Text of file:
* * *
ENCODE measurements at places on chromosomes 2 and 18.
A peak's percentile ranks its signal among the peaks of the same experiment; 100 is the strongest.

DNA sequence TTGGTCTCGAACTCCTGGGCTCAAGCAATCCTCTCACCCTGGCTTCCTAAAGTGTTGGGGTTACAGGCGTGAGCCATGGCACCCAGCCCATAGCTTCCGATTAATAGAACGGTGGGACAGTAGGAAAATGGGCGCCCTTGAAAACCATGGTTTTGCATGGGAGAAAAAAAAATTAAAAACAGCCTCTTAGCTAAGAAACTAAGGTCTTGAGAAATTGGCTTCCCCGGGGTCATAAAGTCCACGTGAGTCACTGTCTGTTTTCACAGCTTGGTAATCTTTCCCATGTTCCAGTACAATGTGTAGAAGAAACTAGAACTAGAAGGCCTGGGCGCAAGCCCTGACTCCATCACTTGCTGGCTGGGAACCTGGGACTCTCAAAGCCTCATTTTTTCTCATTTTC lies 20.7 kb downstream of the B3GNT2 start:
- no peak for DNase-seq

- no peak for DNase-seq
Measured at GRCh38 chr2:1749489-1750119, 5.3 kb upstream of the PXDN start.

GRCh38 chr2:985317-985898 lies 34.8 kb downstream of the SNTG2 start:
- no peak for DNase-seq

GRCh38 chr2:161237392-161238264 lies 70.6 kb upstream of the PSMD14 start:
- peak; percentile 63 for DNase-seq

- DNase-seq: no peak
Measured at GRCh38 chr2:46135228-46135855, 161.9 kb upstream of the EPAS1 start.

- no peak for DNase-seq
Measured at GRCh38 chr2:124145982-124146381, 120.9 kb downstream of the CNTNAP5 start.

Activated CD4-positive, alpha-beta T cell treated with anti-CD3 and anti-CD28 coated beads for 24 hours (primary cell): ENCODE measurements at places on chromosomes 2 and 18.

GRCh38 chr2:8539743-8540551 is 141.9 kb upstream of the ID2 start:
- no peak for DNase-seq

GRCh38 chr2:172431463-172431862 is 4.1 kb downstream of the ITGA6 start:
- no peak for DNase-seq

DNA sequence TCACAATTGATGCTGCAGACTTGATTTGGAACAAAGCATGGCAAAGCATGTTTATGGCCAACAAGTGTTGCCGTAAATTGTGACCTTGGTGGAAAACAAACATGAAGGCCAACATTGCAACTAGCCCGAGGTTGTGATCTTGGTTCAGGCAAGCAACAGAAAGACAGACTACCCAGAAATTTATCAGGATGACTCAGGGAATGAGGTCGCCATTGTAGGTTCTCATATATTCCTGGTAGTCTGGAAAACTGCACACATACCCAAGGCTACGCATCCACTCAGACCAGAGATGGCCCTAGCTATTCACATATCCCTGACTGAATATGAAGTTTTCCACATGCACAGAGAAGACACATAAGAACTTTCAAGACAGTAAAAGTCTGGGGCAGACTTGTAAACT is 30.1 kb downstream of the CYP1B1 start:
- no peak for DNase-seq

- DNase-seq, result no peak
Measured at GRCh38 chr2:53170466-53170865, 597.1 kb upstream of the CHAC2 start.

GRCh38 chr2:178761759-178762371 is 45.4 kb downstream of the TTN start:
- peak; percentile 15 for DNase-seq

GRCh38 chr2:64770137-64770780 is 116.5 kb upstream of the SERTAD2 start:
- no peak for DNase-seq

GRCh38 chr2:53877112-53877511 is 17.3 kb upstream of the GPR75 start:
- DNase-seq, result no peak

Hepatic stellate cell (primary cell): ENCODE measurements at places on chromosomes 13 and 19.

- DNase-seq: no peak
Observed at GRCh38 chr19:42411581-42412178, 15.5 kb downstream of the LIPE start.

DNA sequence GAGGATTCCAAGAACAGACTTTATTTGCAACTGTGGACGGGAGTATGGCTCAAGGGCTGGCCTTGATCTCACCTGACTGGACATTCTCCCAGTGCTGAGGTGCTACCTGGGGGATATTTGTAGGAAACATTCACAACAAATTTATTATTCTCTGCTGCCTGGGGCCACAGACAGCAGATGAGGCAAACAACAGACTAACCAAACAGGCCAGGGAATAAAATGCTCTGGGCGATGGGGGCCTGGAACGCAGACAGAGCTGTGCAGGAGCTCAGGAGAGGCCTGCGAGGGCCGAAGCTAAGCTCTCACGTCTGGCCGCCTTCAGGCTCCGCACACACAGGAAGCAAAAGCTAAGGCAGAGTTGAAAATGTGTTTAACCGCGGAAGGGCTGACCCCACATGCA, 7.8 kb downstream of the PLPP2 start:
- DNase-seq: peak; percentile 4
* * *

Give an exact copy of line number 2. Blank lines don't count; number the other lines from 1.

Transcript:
A peak's percentile ranks its signal among the peaks of the same experiment; 100 is the strongest.